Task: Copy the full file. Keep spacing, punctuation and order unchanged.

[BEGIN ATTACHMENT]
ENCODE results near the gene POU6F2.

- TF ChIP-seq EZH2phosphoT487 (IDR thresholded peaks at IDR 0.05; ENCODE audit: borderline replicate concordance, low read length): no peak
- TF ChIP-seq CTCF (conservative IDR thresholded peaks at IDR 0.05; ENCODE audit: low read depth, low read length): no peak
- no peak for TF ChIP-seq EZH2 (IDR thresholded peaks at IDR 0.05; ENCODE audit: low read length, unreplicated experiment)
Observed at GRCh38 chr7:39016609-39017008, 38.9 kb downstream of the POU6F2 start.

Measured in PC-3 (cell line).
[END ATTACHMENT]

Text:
ENCODE results near the gene POU6F2.

- TF ChIP-seq EZH2phosphoT487 (IDR thresholded peaks at IDR 0.05; ENCODE audit: borderline replicate concordance, low read length): no peak
- TF ChIP-seq CTCF (conservative IDR thresholded peaks at IDR 0.05; ENCODE audit: low read depth, low read length): no peak
- no peak for TF ChIP-seq EZH2 (IDR thresholded peaks at IDR 0.05; ENCODE audit: low read length, unreplicated experiment)
Observed at GRCh38 chr7:39016609-39017008, 38.9 kb downstream of the POU6F2 start.

Measured in PC-3 (cell line).